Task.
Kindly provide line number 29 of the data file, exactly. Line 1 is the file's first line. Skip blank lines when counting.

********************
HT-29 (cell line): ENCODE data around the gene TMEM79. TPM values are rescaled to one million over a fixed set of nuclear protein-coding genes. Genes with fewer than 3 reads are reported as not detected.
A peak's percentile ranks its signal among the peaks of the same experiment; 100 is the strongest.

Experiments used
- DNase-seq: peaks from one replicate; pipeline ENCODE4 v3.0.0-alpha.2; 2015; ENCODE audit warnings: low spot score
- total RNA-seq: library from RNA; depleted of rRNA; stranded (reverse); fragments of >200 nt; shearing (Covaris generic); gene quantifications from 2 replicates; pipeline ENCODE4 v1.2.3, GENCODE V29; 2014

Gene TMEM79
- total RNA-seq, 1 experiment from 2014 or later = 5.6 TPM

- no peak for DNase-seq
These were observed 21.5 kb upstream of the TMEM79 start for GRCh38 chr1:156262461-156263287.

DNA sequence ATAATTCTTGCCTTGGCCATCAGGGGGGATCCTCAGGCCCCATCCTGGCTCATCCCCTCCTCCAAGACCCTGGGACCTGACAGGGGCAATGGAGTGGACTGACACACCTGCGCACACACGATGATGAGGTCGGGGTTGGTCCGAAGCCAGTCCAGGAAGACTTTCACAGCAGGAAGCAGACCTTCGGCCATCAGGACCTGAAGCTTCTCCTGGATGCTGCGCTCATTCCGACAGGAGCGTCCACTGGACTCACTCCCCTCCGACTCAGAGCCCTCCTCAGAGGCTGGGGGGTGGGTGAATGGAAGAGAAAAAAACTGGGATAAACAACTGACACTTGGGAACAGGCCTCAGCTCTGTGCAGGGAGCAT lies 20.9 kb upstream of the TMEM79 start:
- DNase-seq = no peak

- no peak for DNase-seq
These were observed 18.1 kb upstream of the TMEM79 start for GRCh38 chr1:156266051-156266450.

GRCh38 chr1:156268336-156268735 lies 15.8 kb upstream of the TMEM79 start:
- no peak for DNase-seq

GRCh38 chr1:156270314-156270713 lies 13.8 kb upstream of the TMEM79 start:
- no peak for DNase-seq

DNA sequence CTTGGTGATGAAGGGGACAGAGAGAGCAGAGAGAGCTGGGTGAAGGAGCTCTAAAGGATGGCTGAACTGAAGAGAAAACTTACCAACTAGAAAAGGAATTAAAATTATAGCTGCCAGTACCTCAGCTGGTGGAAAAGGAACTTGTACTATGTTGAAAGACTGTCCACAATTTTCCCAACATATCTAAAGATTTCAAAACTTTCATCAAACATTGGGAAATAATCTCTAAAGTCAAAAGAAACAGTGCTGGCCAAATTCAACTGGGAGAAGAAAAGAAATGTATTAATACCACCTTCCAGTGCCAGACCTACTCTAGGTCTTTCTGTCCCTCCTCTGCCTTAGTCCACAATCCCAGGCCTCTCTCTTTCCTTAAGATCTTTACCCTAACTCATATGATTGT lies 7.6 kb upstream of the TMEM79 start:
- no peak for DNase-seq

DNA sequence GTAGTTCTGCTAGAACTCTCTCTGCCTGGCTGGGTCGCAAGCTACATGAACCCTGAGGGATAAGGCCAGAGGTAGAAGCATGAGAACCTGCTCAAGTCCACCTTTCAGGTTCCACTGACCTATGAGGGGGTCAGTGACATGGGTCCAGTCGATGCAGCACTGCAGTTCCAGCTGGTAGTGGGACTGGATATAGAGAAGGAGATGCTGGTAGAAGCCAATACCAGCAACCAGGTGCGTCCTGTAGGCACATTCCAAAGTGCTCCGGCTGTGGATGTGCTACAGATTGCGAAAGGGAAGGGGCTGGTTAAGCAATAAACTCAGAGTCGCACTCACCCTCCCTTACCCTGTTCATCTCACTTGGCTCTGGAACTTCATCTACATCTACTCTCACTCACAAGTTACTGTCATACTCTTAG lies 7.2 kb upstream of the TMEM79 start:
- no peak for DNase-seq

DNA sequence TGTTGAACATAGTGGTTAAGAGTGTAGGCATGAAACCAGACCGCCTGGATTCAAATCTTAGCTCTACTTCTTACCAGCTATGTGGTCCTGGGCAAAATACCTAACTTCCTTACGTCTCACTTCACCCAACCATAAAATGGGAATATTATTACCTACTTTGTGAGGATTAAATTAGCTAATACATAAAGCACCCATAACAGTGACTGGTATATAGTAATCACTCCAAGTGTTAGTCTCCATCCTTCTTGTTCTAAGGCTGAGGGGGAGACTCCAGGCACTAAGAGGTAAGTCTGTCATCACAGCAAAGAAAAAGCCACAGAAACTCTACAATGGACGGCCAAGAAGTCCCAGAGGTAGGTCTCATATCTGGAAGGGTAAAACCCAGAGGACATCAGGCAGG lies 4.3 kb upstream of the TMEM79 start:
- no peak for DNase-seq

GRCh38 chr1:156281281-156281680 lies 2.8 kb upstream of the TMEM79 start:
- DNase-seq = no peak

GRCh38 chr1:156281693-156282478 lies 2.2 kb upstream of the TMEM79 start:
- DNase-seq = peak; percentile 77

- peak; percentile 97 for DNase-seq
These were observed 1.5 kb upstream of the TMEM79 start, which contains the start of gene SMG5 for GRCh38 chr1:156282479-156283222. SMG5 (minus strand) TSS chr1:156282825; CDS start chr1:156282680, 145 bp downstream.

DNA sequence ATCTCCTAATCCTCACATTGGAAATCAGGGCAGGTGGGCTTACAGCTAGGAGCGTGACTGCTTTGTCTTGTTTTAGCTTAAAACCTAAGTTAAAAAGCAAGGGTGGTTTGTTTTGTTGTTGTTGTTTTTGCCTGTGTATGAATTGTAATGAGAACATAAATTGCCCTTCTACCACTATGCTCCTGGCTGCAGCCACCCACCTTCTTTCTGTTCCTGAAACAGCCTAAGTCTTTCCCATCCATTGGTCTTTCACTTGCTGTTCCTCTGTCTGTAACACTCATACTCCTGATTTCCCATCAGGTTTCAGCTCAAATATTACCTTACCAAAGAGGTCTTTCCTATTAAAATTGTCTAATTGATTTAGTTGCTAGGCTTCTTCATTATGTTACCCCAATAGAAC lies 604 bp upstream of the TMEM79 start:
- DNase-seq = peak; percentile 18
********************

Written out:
These were observed 1.5 kb upstream of the TMEM79 start, which contains the start of gene SMG5 for GRCh38 chr1:156282479-156283222. SMG5 (minus strand) TSS chr1:156282825; CDS start chr1:156282680, 145 bp downstream.